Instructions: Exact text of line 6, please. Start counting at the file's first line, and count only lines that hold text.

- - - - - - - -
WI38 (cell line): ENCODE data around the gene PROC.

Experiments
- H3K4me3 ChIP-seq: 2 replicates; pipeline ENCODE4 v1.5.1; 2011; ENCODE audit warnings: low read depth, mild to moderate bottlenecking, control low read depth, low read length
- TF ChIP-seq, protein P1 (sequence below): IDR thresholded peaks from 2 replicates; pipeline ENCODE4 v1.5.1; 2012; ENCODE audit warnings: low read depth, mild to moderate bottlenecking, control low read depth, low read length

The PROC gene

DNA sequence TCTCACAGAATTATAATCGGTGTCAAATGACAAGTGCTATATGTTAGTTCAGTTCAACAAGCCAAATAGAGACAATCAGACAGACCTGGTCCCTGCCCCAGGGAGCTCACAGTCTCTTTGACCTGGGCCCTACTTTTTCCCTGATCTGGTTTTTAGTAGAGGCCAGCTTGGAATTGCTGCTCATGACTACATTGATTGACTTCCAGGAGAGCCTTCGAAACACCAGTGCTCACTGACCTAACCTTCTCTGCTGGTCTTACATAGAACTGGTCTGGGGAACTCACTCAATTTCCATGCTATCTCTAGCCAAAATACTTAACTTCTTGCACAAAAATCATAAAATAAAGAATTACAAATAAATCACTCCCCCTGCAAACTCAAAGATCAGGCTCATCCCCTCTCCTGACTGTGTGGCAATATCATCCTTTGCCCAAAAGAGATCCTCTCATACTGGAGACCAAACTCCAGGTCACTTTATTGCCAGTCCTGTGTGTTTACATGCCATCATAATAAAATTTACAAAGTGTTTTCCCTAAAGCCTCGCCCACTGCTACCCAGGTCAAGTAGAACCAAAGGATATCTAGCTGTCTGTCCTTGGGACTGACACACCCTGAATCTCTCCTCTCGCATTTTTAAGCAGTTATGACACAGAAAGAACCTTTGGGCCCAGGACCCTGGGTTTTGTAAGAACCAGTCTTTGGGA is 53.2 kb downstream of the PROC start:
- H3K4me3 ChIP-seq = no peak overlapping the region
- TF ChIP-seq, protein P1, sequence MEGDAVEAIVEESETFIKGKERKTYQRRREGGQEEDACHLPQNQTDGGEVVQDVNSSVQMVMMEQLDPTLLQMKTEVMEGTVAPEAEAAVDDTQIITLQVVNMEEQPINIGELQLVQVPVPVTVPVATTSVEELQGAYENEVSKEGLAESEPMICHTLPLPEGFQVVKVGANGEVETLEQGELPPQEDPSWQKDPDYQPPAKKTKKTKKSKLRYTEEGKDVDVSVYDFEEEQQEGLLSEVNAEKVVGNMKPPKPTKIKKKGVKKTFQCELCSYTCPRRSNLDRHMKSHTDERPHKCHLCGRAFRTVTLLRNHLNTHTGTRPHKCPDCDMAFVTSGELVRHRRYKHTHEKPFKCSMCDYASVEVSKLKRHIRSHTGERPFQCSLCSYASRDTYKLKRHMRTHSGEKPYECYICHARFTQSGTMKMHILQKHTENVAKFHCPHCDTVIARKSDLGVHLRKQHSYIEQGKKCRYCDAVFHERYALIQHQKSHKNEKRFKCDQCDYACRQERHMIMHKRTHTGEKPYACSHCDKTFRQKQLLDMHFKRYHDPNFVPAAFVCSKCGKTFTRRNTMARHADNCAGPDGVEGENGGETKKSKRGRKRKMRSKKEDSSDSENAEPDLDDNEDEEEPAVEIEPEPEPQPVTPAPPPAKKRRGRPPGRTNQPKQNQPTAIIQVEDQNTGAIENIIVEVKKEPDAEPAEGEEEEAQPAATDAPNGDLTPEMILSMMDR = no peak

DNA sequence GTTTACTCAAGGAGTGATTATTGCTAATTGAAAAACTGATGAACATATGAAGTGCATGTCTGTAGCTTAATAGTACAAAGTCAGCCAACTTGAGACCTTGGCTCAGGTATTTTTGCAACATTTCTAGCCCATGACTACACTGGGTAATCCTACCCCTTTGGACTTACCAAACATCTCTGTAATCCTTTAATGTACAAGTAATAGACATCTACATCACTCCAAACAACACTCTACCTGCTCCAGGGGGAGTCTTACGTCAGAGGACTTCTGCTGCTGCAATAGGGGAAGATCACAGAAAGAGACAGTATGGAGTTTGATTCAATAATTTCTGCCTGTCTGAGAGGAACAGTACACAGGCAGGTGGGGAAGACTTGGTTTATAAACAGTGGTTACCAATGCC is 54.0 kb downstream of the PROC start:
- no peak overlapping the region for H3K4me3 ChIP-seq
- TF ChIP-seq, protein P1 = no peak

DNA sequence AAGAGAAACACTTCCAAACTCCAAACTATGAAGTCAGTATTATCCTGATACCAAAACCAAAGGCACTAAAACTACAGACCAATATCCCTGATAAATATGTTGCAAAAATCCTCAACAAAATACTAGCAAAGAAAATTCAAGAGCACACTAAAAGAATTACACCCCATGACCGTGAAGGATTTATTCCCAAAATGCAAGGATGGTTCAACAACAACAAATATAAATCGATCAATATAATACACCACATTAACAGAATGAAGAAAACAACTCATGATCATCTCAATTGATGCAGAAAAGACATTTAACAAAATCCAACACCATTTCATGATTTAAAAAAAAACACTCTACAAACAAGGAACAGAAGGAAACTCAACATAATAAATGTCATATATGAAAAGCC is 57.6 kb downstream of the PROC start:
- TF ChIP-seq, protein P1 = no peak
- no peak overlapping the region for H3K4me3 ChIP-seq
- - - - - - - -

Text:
DNA sequence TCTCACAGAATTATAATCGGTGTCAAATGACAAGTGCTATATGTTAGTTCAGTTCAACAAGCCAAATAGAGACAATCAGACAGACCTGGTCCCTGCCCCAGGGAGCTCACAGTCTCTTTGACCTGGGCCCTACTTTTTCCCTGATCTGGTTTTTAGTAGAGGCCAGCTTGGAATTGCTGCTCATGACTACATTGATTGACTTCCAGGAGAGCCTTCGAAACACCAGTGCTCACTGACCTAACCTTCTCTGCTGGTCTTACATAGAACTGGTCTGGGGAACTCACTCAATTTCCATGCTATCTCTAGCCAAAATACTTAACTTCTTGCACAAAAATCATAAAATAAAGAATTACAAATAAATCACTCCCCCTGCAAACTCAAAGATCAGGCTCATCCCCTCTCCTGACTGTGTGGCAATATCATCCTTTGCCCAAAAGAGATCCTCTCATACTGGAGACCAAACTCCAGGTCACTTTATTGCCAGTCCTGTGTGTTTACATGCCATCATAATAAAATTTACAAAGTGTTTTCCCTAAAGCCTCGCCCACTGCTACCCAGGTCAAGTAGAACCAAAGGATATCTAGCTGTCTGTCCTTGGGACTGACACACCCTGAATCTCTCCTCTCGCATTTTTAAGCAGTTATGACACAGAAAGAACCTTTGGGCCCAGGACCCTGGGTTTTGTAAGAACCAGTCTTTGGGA is 53.2 kb downstream of the PROC start: